“I work mostly days — 7 a.m. to 3 p.m. — but I’m on call 24/7,” Ricker says. “The last time I was called in, we had lost communication between our SCADA system and some of our filters, so we had to address that. Another time it was when our post-chlorinator quit for a little while. You just never know what’ll break down. You try to do preventive maintenance, but you can only do so much; things happen.”

Ricker doesn’t mind dealing with the occasional disruption. He says the Greeneville Water Commission is “excellent to work for” and sees water as a good career choice. “It’s never dull or boring,” he says. “There are different things to deal with every day, not like going into a factory and doing the same thing over and over. There’s also a lot of in and out, so you’re not trapped in one building. I go out and check the plant, then drive over to River Pump Station, which is about two miles away.”

Effective process

On a typical day, Ricker gets a briefing from the night shift operator. Then he lays out what maintenance the team will be doing. After that, he runs tests first thing in the morning, checks the filter beds and underdrains (Leopold), and handles a wide assortment of operational tasks.

Raw water pumped into the plant is hit with a coagulant to settle the solids and treated with carbon for taste and odor. The Nolichucky River contains substantial amounts of suspended sandy soil particles and typically gets an influx of debris, including that from neighboring North Carolina. So filtering — and maintaining filters — is important. The filtered water goes through mixing basins and on to settling basins.

From there, the water is filtered, chlorine is added, and it moves to clear wells where the chlorine does its work of disinfection. Once fluoride is added, the water is pumped to the distribution system. Besides supplying Greeneville, the commission sells roughly half of the water to five utilities in the Greene County area. Essentially, it serves all of Greene County and its 65,000 residents.

Greene County, in northeast Tennessee, covers 624 square miles. Greeneville is the county seat and the state’s second-oldest incorporated community, after Jonesborough.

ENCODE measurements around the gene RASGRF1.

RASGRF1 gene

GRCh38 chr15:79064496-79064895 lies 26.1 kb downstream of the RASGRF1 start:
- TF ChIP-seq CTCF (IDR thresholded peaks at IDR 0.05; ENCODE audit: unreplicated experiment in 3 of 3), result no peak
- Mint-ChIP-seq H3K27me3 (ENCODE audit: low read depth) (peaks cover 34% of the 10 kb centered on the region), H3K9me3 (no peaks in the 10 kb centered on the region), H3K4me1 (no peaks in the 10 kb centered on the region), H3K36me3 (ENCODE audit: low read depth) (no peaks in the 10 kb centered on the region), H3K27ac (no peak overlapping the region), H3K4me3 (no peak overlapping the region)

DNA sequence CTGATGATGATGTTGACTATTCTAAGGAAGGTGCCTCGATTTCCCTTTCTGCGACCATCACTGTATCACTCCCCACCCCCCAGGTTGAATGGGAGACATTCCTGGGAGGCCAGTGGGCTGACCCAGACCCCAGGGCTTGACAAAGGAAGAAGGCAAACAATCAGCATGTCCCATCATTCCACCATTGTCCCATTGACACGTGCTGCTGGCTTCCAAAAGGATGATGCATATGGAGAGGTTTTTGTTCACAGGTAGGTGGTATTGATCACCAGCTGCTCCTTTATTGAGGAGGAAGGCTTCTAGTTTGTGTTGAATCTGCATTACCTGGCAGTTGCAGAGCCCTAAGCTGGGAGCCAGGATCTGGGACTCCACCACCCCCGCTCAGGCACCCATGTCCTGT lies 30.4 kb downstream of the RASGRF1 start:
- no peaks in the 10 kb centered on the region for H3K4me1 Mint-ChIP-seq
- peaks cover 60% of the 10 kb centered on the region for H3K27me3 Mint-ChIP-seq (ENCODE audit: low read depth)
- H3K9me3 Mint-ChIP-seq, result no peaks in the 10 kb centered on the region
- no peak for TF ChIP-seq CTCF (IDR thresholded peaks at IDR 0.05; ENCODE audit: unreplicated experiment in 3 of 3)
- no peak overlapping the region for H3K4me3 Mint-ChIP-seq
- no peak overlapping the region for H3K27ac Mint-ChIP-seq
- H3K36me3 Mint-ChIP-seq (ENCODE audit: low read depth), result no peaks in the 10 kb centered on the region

Quality commitment

While Ricker and his team haven’t had flooding or other crises to contend with, they’re well prepared. They maintain a raw-water reservoir that resembles a miniature man-made lake and functions as a pre-settling pond, holding 30 million gallons. Because the plant pumps about 8.5 mgd, the pond provides about a three-day supply. Therefore, if there were flooding or a chemical spill up-river and the pump station were to shut down, raw water would still be available for treatment.

“Our plant has done well in terms of water quality,” Ricker says. “In fact, we haven’t had any violations since I’ve been here. We’ve always met our requirements for turbidity, chlorine, disinfectant byproducts and other parameters. We take serving the community very seriously.”

That’s understandable, considering Ricker’s roots in Greeneville run pretty deep. Besides his father’s long career with the Sewer Commission, Ricker’s mother still lives in Greeneville. He’s married and has two children — a son who’s a Greeneville police officer and a daughter who is chief deputy clerk for the county.

Looking to grow

Greeneville is the city where President Andrew Johnson began his political career, and he and his family lived there for most of his adult life. The community’s strong abolitionist views influenced Johnson’s outlook.

Like many small towns, Greeneville has seen industries leave in recent years, including a Magnavox facility and Pet Milk plant. That’s a big reason the Greeneville Water Plant is running at about half of its design capacity.

Ricker was confident that would change with the arrival of a new plant for U.S. Nitrogen (a subsidiary of Cleveland-based Austin Powder), which makes industrial explosives. It was scheduled to come online in early 2013.

In 2010, the Greene County Commission voted to rezone property to clear the way for a liquid ammonium nitrate production plant that will create as many as 80 full-time jobs and bring more than $110 million of new capital investment to the area.

“At that point, we’ll be up to about 10 mgd, which will be great,” Ricker says. “It’ll give us more to do, and that’s fine with me. The more things going on, the better I like it.”